Returning to Mormonism and AI (Part 2)
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This post is a continuation of the last post. If you haven’t read that post, you’re probably fine, but if you’d like to you can find it here. When we ended last week we had established three things:
1- Artificial intelligence technology is advancing rapidly. (Self-driving cars being great example of this.) Many people think this means we will have a fully conscious, science fiction-level artificial intelligence in the next few decades.
2- Since you can always add more of whatever got you the AI in the first place, conscious AIs could scale up in a way that makes them very powerful.
3- Being entirely artificial and free from culture and evolution, there is no reason to assume that conscious AIs would have a morality similar to ours or any morality at all.
Combining these three things together, the potential exists that we could very shortly create a entity with godlike power that has no respect for human life or values. Leaving me to end the last post with the question, “What can we do to prevent this catastrophe from happening?”
As I said the danger comes from combining all three of the points above. A disruption to any one of them would lessen, if not entirely eliminate, the danger. With this in mind, everyone’s first instinct might be to solve the problem with laws and regulations. If our first point is that AI is advancing rapidly then we could pass laws to slow things down, which is what Elon Musk suggested recently. This is probably a good idea, but it’s hard to say how effective it will be. You may have noticed that perfect obedience to a law is exceedingly rare, and there’s no reason to think that laws prohibiting the development of conscious AIs would be the exception. And even if they were, every nation on Earth would have to pass such laws. This seems unlikely to happen and even more unlikely to be effective.
One reason why these laws and regulations wouldn’t be very effective is that there’s good reason to believe that developing a conscious AI, if it can be done, would not necessarily require something like the Manhattan Project to accomplish. And even if it does, if Moore’s Law continues, what was a state of the art supercomputer in 2020 will be available in a gaming console in 2040. Meaning that if you decide to regulate supercomputers today in 30-40 years you’ll have to regulate smart thermostats.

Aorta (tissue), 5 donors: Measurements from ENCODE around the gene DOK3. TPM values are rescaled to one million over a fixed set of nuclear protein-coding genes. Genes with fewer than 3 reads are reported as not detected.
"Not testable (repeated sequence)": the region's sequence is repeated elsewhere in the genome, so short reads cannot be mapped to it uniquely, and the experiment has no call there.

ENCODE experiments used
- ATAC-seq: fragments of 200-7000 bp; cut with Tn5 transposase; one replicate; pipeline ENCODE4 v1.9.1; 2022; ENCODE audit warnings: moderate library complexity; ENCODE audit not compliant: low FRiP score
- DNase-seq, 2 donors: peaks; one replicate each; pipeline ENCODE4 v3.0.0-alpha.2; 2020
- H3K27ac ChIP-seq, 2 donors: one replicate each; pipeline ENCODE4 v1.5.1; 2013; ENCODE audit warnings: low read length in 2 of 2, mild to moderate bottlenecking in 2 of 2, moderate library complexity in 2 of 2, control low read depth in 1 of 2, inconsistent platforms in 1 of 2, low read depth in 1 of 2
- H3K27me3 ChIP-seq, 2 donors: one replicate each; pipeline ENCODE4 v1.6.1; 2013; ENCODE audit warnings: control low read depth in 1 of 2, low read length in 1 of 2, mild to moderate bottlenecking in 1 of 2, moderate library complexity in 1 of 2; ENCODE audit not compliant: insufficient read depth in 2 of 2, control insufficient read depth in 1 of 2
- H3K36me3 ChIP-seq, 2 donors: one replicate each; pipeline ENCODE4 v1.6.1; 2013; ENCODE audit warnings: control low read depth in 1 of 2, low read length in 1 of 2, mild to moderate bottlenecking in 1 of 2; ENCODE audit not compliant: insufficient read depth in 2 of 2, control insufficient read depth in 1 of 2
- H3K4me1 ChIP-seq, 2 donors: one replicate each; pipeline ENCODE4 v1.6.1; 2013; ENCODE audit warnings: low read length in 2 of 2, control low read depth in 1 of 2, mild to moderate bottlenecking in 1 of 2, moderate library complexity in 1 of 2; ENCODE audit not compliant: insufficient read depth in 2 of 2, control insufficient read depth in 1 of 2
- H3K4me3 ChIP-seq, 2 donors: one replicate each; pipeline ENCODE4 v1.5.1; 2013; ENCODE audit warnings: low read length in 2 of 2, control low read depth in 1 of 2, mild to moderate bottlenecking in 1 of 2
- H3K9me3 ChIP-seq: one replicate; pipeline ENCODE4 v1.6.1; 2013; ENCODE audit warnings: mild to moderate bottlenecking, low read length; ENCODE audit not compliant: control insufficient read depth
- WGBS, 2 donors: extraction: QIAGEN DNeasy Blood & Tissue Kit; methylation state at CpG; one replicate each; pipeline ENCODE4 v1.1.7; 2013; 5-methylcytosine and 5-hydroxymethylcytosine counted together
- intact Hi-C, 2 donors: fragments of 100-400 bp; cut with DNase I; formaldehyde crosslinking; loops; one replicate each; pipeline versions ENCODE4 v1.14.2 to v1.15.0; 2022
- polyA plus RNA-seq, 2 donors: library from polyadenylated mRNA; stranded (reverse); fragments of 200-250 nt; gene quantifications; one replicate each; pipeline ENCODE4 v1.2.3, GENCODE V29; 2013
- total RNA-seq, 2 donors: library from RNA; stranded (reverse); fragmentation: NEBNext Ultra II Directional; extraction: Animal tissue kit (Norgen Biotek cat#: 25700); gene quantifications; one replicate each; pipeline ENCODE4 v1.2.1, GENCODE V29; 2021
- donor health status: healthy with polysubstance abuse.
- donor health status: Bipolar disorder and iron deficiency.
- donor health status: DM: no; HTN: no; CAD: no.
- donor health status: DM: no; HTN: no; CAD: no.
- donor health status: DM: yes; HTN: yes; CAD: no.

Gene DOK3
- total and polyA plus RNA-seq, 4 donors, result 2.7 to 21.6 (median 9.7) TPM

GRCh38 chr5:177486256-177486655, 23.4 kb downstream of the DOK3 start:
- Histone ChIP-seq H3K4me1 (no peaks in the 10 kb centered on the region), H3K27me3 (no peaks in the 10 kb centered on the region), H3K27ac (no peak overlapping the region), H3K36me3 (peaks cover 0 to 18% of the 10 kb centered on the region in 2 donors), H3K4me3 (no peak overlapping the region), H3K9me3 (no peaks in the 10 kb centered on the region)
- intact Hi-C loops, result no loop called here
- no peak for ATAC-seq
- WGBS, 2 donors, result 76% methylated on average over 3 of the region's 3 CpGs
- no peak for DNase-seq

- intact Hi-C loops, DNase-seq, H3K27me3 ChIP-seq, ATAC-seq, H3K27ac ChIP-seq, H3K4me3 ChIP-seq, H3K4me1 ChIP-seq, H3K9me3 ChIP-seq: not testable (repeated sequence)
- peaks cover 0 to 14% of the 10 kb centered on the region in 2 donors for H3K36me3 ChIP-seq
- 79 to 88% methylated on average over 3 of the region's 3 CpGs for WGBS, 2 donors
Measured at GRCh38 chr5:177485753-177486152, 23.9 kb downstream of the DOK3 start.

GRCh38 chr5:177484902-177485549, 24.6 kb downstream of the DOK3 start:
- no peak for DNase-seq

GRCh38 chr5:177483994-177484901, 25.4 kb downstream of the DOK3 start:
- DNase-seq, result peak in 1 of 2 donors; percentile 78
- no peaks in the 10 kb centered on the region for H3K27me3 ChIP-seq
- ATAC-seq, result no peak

Sticking with our first point, another possible disruption is the evidence that consciousness is a lot harder than we think. And many of the people working in the field of AI have said that the kind of existential threat that I (and Stephen Hawking, and Elon Musk and Bill Gates) are talking about is centuries away. I don’t think anyone is saying it’s impossible, but there are many people who think it’s far enough out that while it might still be a problem it won’t be our problem, it will be our great-great grandchildren’s problem, and presumably they’ll have much better tools for dealing with it. Also, as I said in the last post I’m on record as saying we won’t develop artificial consciousness, but I’d also be the last person to say that this means we can ignore the potential danger. And, it is precisely the potential danger, which makes hoping that artificial consciousness is really hard, and a long way away, a terrible solution.
I understand the arguments for why consciousness is a long ways away, and as I just pointed out I even agree with them. But this is one of those “But what if we’re wrong?” scenarios, where we can’t afford to be wrong. Thus, while I’m all for trying to craft some laws and regulations, and I agree that artificial consciousness probably won’t happen, I don’t think either hope or laws represent an adequate precaution. Particularly for those people who really are concerned.
Moving to our second point, easily scalable power, any attempts to limit this through laws and regulations would suffer problems similar to attempting to slow down their development in the first place. First, what keeps a rogue actor from exceeding the “UN Standards for CPUs in an Artificial Entity”? When we can’t even keep North Korea from developing ICBMs? And, again, if Moore’s Law continues to hold then whatever power you trying to limit, is going to become more and more accessible to a broader and broader range of individuals. And, more frighteningly, on this count we might have the AI itself working against us.
Imagine a situation where we fail in our attempts to stop the development of AI, but our fallback position is to limit how powerful of a computer the AI can inhabit. And further imagine that miraculously the danger is so great that we have all of humanity on board. Well then we still wouldn't have all sentient entities on board, because AIs would have all manner of intrinsic motivation to increase their computing power. This represents a wrinkle that many people don’t consider. However much you get people on board with things when you’re talking about AI, there’s a fifth column to the whole discussion that desperately wants all of your precautions to fail.
Having eliminated, as ineffective, any solutions involving controls or limits on the first two areas, the only remaining solution is to somehow instill morality in our AI creations. For people raised on Asimov and his Three Laws of Robotics this may seem straightforward, but it presents some interesting and non-obvious problems.